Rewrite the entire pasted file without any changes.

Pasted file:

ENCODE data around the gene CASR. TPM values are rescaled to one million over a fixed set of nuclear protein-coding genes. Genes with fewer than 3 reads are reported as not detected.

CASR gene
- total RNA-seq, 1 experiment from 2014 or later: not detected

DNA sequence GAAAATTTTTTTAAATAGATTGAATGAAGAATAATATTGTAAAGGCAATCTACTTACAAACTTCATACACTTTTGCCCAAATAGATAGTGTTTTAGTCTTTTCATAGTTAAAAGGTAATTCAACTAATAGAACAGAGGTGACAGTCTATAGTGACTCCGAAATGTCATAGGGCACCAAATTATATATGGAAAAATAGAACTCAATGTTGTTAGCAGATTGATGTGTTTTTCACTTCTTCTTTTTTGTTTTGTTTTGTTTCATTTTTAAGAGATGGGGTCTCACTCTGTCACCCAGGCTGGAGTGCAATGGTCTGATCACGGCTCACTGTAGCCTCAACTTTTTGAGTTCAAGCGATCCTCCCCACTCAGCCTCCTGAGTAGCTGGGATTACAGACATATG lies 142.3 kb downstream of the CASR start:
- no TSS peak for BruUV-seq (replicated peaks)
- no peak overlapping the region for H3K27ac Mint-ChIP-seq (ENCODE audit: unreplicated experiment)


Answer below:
ENCODE data around the gene CASR. TPM values are rescaled to one million over a fixed set of nuclear protein-coding genes. Genes with fewer than 3 reads are reported as not detected.

CASR gene
- total RNA-seq, 1 experiment from 2014 or later: not detected

DNA sequence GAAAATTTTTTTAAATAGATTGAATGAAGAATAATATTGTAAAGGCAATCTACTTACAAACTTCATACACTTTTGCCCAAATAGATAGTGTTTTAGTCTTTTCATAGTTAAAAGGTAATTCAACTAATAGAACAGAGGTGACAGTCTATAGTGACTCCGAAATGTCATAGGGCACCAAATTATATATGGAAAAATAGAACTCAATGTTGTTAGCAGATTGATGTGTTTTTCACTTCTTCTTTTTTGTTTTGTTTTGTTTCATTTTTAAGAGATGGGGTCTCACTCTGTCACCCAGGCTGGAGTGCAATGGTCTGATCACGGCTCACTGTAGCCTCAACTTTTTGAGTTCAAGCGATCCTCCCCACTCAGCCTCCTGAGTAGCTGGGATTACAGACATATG lies 142.3 kb downstream of the CASR start:
- no TSS peak for BruUV-seq (replicated peaks)
- no peak overlapping the region for H3K27ac Mint-ChIP-seq (ENCODE audit: unreplicated experiment)